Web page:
Just the Facts
Domestic violence cases present a variety of forms of evidence that can be used in criminal trial proceedings. California recognizes many different types of domestic violence, from making threats to physical violence. The form of evidence used by the prosecution in a California domestic violence case will depend on the specific allegations being made. Evidence is a key component of any California criminal case. Strong evidence can mean the difference between a conviction and a dismissed charge, so it is important to understand the pieces of evidence in your case and how the prosecuting attorney will use them against you.
Evidence in a domestic violence case will vary based on the facts and circumstances of the case. For example, if the alleged victim is claiming acute physical injury, emergency room medical records may be useful pieces of evidence. Not all evidence is valid. Some evidence may be deemed inadmissible while others could be irrelevant. Because domestic violence allegations can be false or exaggerated, it is important you be able to challenge any spurious evidence against you. You should speak with a domestic violence defense attorney if you have concerns about evidence in your case. California has rules that regulate when and how evidence can be used in a criminal trial, and an attorney can help you use these rules to your advantage if possible.
In cases where the victim was injured but did not seek medical care or call the police, the district attorney may have less strong evidence to use. Nevertheless, the district attorney will know exactly where to look to find supporting evidence. Your prior criminal record, evidence you have been in therapy or counseling for related issues, or proof of substance abuse may contribute to the prosecution's argument.
In cases where the victim does not have clear signs of injury, the evidence may come in a different form. Many California domestic violence cases do not involve in any physical injury at all. Stalking, threats, harassment, and the destruction of property are all instances of domestic violence punishable by law, but they leave no mark on the victim. How can someone prove that you were stalking or made threats? Witness accounts, including expert witness statements, and recordings or transcripts of written or verbal communication can be used as evidence of many forms of domestic violence and photographs can be used as evidence of destruction of property. For example, if you are being charged for sending threatening text messages to your ex, the prosecution may obtain transcripts of the messages to use against you in court. The victim can also provide recorded phone calls, emails, or other forms of written or verbal communication to the district attorney. These forms of evidence can be obtained using a certain type of subpoena.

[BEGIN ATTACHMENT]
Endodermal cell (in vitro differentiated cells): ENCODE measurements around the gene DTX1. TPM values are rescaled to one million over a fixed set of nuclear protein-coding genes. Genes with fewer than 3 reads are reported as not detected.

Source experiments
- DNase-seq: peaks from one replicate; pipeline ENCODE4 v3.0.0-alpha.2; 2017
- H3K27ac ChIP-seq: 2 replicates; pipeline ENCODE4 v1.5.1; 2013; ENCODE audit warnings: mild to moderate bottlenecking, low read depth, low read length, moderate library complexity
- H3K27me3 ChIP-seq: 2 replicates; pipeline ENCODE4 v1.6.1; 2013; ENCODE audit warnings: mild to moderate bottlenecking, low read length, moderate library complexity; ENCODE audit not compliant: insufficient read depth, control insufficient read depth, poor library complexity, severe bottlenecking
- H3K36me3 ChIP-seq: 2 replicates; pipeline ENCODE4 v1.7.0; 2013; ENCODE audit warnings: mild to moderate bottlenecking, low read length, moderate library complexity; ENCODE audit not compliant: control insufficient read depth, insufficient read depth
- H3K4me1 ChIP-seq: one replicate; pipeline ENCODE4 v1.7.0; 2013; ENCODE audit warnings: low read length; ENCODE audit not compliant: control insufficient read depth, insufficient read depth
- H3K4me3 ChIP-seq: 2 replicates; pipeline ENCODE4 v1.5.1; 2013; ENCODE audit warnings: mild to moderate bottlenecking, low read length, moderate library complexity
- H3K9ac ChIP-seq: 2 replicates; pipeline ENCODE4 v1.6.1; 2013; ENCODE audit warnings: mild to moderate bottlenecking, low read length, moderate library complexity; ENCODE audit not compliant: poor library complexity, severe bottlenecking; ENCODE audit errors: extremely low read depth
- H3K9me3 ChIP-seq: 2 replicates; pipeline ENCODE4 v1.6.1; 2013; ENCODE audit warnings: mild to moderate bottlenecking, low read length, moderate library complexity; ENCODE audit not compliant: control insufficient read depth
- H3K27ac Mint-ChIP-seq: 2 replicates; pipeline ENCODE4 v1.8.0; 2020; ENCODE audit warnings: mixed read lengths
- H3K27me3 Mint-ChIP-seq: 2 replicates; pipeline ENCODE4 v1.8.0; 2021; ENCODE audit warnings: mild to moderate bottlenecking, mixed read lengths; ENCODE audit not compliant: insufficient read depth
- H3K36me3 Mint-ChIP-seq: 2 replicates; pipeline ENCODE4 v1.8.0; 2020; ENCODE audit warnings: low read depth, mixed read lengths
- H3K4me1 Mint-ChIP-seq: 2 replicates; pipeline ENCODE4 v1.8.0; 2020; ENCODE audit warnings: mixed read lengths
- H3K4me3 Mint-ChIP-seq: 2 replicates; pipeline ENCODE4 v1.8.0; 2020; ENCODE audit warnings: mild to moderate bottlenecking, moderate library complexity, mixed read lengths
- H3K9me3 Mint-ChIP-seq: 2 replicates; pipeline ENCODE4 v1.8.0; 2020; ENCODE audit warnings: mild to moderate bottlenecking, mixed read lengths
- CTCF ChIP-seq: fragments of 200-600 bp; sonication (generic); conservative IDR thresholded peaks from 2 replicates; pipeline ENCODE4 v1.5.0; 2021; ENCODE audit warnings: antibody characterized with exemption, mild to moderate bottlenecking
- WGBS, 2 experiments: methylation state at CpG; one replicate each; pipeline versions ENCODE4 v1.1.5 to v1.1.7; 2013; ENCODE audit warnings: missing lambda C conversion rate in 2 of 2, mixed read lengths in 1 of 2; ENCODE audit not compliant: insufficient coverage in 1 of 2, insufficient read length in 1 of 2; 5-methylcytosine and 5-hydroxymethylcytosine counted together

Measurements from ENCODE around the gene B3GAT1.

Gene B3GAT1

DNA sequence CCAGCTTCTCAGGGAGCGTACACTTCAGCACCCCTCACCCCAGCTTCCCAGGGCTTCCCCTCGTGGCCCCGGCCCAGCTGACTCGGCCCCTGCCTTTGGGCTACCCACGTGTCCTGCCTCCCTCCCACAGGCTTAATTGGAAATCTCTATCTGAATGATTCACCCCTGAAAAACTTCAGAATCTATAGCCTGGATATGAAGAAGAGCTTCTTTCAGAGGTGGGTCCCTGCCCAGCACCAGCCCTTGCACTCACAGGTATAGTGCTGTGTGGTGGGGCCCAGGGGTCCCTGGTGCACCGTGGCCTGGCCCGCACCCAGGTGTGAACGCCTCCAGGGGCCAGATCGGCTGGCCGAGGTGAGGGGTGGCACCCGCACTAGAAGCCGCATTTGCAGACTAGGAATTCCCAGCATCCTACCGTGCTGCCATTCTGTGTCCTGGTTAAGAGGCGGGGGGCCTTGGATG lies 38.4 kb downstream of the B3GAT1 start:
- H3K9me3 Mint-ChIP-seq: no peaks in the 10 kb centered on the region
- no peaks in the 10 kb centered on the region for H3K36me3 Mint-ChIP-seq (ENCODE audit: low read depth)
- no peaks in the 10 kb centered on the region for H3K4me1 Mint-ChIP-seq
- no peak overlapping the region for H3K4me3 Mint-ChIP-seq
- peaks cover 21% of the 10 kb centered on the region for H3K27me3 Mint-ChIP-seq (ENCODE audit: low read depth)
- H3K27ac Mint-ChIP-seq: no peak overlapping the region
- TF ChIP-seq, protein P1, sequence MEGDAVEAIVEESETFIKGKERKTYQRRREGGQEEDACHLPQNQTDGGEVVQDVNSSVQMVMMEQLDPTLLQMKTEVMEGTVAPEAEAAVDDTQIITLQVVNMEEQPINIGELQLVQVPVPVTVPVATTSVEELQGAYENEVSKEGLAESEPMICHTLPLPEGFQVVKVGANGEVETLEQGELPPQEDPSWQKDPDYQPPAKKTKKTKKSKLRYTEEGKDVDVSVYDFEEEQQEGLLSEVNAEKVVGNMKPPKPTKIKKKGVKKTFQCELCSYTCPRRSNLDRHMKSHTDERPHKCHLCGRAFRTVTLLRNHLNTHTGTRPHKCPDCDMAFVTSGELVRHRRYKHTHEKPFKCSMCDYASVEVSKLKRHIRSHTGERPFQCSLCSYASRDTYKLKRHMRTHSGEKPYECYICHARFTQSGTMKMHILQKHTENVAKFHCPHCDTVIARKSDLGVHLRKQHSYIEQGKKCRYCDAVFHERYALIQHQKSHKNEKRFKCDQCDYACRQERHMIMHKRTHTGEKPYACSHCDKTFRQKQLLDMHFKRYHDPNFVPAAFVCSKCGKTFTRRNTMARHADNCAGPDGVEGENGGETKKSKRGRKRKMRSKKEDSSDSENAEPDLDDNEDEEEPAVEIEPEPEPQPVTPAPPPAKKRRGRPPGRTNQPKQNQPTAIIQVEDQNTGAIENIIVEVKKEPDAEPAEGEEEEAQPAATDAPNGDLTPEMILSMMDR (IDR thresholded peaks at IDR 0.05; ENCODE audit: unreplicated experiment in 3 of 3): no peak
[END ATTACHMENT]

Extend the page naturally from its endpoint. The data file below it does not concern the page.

The Importance of the Witness
Statements or testimony from witnesses can be strong pieces of evidence. District attorneys regularly call on witnesses to testify, make a statement, or produce documents in domestic violence cases. People who have witnessed you stalking, threatening, harassing, or otherwise abusing the victim may be able to turn the case against you. Expert witnesses, such as a therapist, counselor, or domestic violence advocate of the victims can contribute evidence that can be very powerful. Statements from people who witnessed the abuse or from professionals who've treated or helped the victim in some way can be very powerful, but generalized statements from character witnesses may not be used against you unless they are relevant to the case at hand.
As you can see, there is a wide range of possible forms of evidence in domestic violence cases. There are many rules and regulations concerning the use of evidence in criminal trials, but a general rule of thumb is the evidence must be relevant to the case and reliable to be admissible. You should consult with an experienced California domestic violence defense attorney if you are facing domestic violence charges. Especially with instances of false domestic violence allegations, successfully challenging the evidence being used against you is crucial. This is one reason why it is so important to speak with a criminal defense attorney before you try to defend yourself in court.
If you are facing domestic violence charges, call experienced Visalia area domestic violence defense attorney Christopher Martens today for expert counsel. At The Law Offices of Christopher Martens, we can evaluate your case and the evidence against you and advise you on a defense strategy. Attorney Martens has practiced criminal defense for over ten years and knows how to defend your rights. Contact our Visalia or Hanford offices at 559-967-7386 or email us at MartensL[email protected] to discuss a possible plan of action for your case.